Not to be trollish, but I agree with the others about the bad weather in November: it is often dark, damp, cold, and gloomy. The weather won't necessarily provide stormy drama for your photos; just bone-penetrating, aching, damp, gray, lightless, cold. For clothes, forget anything like clammy cotton. Dress for damp cold: fleece, other polyester, and wool. Layers, not just a parka.

But, then again, maybe, in your situation, a desperate need for cuddling will be a good thing....




Jun 20, 2017 at 05:24 AM
OregonSun
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p.1 #12 · p.1 #12 · Tips on photographing the Pacific Northwest


I would recommend southern Oregon in November. Crater Lake, the Rogue River (which has a trail along it's 30 mile wilderness section), south coast (Port Oroford to Brookings, throw in Bandon if you don't mind the golf resort/touristy thing). Lots of hiking, warmer weather, much fewer people, more public land.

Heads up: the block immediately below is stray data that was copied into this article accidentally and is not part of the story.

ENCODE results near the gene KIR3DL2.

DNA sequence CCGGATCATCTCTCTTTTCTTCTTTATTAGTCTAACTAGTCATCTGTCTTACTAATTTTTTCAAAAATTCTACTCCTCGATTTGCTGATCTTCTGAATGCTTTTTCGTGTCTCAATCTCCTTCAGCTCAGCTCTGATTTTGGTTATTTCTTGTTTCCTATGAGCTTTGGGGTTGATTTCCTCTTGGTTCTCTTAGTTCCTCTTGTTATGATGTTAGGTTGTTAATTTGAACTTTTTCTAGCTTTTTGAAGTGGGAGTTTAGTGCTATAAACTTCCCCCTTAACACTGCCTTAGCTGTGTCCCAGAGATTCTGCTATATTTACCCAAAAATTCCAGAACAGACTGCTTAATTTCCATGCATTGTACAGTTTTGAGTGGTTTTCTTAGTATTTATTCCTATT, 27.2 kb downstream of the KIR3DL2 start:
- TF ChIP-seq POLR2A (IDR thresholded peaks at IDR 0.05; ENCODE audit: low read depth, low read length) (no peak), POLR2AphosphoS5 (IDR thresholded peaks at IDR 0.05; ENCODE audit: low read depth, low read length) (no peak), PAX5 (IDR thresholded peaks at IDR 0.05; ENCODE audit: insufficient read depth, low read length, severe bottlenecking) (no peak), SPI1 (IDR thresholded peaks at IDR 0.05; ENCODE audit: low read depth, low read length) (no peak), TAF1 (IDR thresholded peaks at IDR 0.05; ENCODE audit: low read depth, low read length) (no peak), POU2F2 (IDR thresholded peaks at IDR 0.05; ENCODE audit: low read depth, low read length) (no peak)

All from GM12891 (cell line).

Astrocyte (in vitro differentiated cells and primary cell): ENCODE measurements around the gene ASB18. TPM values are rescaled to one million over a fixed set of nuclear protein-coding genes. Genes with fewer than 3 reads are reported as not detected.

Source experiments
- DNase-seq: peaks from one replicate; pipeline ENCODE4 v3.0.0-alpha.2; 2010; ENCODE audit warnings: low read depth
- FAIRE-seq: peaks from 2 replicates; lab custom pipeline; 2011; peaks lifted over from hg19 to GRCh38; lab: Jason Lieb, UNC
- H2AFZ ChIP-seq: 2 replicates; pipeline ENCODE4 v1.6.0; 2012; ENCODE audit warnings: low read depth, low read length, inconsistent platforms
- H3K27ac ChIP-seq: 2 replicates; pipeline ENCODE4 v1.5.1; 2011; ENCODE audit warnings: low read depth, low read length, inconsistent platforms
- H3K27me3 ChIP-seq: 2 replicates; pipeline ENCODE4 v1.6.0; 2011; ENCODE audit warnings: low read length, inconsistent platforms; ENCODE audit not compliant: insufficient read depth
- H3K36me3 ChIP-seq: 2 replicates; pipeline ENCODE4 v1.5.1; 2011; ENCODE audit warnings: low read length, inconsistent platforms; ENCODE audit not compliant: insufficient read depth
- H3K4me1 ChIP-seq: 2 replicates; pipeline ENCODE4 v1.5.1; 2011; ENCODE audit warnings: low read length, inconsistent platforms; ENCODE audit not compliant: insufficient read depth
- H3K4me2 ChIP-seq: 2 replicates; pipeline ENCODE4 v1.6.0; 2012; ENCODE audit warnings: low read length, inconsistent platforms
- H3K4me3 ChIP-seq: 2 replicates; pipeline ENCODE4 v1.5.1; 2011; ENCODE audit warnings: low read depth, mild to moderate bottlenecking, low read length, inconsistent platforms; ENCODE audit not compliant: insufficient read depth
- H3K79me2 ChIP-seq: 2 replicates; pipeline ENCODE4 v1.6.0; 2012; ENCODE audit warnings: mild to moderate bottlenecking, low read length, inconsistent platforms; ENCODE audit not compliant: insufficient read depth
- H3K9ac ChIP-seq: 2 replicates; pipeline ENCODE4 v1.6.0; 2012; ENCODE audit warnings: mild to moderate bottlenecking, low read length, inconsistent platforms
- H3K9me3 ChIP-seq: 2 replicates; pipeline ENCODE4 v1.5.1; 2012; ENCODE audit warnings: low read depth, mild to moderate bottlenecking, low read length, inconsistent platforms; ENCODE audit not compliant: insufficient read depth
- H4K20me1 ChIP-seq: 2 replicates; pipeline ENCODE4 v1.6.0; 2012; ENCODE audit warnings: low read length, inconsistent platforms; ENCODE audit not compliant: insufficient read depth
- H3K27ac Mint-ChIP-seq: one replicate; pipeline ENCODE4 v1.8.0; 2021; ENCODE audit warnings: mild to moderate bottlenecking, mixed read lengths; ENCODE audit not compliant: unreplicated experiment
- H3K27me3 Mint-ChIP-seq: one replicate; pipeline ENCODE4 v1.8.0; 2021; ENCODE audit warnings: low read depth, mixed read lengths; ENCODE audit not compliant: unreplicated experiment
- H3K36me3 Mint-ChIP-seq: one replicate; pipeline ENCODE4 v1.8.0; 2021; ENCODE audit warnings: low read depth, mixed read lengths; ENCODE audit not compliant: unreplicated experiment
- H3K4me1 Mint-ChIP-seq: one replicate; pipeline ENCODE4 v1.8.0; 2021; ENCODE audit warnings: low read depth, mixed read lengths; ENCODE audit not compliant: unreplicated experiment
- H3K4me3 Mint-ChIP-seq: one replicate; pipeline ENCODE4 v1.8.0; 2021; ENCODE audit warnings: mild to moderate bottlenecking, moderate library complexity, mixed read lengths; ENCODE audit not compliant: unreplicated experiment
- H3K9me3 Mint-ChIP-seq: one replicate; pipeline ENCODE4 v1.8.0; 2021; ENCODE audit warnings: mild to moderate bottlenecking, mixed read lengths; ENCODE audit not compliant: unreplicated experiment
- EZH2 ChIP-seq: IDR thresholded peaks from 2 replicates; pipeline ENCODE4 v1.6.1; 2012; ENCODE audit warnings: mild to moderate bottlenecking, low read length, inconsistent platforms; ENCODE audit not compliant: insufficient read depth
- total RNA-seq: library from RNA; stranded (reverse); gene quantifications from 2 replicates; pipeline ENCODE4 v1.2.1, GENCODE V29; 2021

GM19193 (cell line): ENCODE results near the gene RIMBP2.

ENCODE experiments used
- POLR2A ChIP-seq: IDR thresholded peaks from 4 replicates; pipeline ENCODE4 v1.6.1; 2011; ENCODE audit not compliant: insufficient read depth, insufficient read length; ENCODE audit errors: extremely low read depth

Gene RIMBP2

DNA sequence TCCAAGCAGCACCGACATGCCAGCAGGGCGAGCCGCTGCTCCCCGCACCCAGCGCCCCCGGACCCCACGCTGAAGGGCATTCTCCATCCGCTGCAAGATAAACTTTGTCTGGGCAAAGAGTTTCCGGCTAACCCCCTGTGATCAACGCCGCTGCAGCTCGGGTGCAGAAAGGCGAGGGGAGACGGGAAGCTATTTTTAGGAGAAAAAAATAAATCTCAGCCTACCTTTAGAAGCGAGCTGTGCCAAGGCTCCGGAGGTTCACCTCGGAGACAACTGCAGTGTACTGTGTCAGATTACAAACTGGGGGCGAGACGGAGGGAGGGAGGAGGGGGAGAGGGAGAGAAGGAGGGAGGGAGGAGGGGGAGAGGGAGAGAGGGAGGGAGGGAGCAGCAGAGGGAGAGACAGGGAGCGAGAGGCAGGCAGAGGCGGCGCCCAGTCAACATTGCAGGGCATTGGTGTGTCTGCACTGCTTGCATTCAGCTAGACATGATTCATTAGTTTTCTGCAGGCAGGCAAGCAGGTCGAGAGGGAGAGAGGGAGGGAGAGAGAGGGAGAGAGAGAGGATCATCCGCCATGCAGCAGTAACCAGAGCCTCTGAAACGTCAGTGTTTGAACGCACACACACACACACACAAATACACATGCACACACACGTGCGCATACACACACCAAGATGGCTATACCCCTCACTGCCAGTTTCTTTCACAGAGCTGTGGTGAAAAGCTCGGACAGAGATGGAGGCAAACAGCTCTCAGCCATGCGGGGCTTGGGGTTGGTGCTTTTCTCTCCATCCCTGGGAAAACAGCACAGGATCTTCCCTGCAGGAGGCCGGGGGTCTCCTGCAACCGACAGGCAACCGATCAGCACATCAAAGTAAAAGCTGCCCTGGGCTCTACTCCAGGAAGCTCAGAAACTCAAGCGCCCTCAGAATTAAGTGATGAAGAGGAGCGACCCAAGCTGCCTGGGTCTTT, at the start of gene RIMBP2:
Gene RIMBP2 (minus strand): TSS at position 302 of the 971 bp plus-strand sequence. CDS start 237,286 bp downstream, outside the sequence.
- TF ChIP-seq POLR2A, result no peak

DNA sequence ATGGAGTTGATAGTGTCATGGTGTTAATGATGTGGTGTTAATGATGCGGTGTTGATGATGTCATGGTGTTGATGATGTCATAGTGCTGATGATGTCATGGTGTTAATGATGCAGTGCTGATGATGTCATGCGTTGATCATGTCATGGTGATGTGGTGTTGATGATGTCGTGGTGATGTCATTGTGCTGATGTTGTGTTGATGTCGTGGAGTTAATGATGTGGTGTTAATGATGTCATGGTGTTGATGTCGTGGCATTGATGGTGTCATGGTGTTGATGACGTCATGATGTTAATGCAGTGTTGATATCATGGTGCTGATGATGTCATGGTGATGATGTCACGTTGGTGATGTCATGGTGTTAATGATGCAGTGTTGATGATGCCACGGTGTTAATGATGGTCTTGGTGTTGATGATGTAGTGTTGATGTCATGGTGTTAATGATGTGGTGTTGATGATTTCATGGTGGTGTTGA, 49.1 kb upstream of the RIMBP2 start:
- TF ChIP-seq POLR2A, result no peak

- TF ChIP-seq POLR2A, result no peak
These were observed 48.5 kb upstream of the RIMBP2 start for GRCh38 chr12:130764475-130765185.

Also try to get over to the east side of the Cascades. Not as much rain, totally different ecosystem. Look at Fort Rock, Paulina Peak, Cascade Lakes highway, Smith Rock, Painted Hills, etc.

North Umpqua and McKenzie highways are awesome for hiking (60 and 30 mile riverside trails, respectively, plus many others), hot springs, and waterfalls.

If possible, try to keep your schedule flexible and decide where to go based on the weather you're looking for.

As far as gear, you'll need wide for waterfalls, but aside from that it just depends on your style/preference.

Have fun!



Jun 21, 2017 at 01:09 AM
GroovyGeek
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p.1 #13 · p.1 #13 · Tips on photographing the Pacific Northwest


OregonSun wrote:
snip


Gotta love the black sense of humor in this guy's username :-)



Jun 22, 2017 at 06:07 AM